Ten reasons to see An American in Paris:
The Tony-winning choreography, as performed by this incredibly talented ensemble of trained dancers, is simply sublime. A mix of jazz and ballet, it's not just dancing that's beautiful to look at, but dancing that is emotive and tells a story. The opening number provides all of the necessary exposition to the story (similar to the last dance musical seen on the Ordway stage, West Side Story). In this case we're introduced to a couple of American ex-pats living in Paris just after the end of WWII and their French friends and neighbors. The plentiful dance numbers throughout the show continue to move the story along and define the characters, although some of them are just dancing for dancing's sake.
The classic Gerswhin tunes from the American Songbook (including "I Got Rhythm," "The Man I Love," "S'Wonderful," and "They Can't Take That Away From Me") sound better than ever with Tony-winning orchestrations played by a 13-piece pit orchestra.
The Tony-winning scenic and lighting design will transport you to a dreamy romanticized Paris, with liberal use of video and projections on scrims, backdrops, and moveable set pieces (set design by Bob Crowly, lighting design by Natasha Katz).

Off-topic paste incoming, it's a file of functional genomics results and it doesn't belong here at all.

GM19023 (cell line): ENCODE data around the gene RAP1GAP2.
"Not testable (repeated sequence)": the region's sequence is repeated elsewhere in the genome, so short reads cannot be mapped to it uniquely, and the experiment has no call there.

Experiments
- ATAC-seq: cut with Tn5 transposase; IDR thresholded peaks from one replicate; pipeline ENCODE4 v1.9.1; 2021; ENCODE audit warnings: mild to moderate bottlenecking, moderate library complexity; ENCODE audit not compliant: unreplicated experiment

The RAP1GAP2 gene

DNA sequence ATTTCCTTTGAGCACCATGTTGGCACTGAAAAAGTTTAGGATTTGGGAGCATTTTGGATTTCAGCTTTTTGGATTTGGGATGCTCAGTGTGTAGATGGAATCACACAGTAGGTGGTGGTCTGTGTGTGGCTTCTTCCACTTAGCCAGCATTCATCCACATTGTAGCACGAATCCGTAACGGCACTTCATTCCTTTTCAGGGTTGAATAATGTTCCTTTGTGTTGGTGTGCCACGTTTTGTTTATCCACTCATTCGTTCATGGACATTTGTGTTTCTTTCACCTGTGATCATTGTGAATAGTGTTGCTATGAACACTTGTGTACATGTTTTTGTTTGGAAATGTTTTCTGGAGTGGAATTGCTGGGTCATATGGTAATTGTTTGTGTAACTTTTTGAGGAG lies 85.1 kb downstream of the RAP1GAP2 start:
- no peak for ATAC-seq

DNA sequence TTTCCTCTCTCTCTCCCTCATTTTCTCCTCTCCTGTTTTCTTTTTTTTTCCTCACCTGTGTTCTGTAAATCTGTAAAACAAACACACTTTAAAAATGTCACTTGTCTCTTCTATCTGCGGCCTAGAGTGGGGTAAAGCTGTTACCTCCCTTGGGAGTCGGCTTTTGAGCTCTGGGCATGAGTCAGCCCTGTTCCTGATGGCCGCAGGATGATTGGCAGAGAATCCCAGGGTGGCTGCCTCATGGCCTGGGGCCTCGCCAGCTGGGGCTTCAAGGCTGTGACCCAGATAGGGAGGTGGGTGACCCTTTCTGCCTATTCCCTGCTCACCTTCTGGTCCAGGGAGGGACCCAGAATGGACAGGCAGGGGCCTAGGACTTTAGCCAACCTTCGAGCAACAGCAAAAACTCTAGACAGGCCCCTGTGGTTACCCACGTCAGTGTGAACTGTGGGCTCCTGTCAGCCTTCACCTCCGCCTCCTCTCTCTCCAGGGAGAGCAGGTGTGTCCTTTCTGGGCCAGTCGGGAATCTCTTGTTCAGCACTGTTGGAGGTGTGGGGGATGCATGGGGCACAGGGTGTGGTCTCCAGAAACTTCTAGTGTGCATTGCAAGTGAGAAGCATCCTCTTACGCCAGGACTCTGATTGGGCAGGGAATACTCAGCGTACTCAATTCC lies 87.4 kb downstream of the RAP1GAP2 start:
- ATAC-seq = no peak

The sweet story involves a love pentagon, and although this unfortunately leaves three likeable characters out in the cold, it's an interesting enough story to tie the dancing together. I wasn't completely sold on the couple we were supposed to root for, army vet Jerry and aspiring ballerina Lise, but I'm always one to root for the underdogs (charming American composer Adam, wealthy American socialite Milo, and rich Parisian Henri who wants to be a performer).
There are plenty of laughs to be had in the mostly light-hearted story, many of them thanks to Henri's uptight but hilarious mother Madame Baurel (and a spot-on performance by Gayton Scott).
- This cast!
The entire cast is great and includes some true triple threats. It goes without saying that leads McGee Maddox and Sara Esty (both trained ballet dancers) dance like a dream, separately and especially together in the final number, but they can also sing and act. McGee starts off slow but finds the passion towards the end, and Sara has a Cristin Milioti-like charm. Etai Benson is appealing and adorkable as Adam, perhaps my favorite in the cast, making me wish he was the one that got the girl (for real, not just in song). And Emily Ferranti makes Milo more sympathetic than perhaps she's meant to be, a character that deserves better than she gets.
The 1940s period costumes are absolutely luscious, and still allow for the dancers to move well in them. I'm particularly smitten with Milo's entire wardrobe that includes not one but two tea-length dresses with matching shrugs (costume design by Bob Crowly).
The is your chance to see a classic American film come to life before your eyes.
In the play, Adam says something like, "if an artist has the power to make people happy, why deprive them of that?" Not all art can or should be escapism, we also need our art to actively take part in our society. But in an increasingly violent and divided world, we all could definitely use a little temporary escapism into a dreamy world of dance.
- Did I mention the dancing?
|photo by Matthew Murphy|